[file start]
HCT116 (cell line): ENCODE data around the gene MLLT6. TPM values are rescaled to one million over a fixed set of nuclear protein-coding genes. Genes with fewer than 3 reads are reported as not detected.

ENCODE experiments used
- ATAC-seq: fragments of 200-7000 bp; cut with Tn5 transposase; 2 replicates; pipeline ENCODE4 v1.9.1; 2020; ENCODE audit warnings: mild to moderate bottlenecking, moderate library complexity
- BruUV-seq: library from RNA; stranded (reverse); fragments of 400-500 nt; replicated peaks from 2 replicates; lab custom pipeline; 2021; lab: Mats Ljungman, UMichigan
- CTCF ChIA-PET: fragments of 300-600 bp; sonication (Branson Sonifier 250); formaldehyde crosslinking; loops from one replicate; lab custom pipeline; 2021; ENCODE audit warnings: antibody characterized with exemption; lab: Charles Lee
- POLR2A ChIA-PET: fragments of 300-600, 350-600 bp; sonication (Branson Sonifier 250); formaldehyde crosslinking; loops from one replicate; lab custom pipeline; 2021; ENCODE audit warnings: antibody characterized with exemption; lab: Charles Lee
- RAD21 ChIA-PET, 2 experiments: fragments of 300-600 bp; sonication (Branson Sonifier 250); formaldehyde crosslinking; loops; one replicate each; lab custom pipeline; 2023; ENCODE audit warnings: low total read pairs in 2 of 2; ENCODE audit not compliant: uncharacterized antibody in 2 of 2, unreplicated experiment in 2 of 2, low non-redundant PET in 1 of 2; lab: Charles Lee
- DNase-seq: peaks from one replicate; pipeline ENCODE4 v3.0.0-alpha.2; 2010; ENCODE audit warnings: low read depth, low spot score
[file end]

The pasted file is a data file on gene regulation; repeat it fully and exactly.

HCT116 (cell line): ENCODE data around the gene MLLT6. TPM values are rescaled to one million over a fixed set of nuclear protein-coding genes. Genes with fewer than 3 reads are reported as not detected.

ENCODE experiments used
- ATAC-seq: fragments of 200-7000 bp; cut with Tn5 transposase; 2 replicates; pipeline ENCODE4 v1.9.1; 2020; ENCODE audit warnings: mild to moderate bottlenecking, moderate library complexity
- BruUV-seq: library from RNA; stranded (reverse); fragments of 400-500 nt; replicated peaks from 2 replicates; lab custom pipeline; 2021; lab: Mats Ljungman, UMichigan
- CTCF ChIA-PET: fragments of 300-600 bp; sonication (Branson Sonifier 250); formaldehyde crosslinking; loops from one replicate; lab custom pipeline; 2021; ENCODE audit warnings: antibody characterized with exemption; lab: Charles Lee
- POLR2A ChIA-PET: fragments of 300-600, 350-600 bp; sonication (Branson Sonifier 250); formaldehyde crosslinking; loops from one replicate; lab custom pipeline; 2021; ENCODE audit warnings: antibody characterized with exemption; lab: Charles Lee
- RAD21 ChIA-PET, 2 experiments: fragments of 300-600 bp; sonication (Branson Sonifier 250); formaldehyde crosslinking; loops; one replicate each; lab custom pipeline; 2023; ENCODE audit warnings: low total read pairs in 2 of 2; ENCODE audit not compliant: uncharacterized antibody in 2 of 2, unreplicated experiment in 2 of 2, low non-redundant PET in 1 of 2; lab: Charles Lee
- DNase-seq: peaks from one replicate; pipeline ENCODE4 v3.0.0-alpha.2; 2010; ENCODE audit warnings: low read depth, low spot score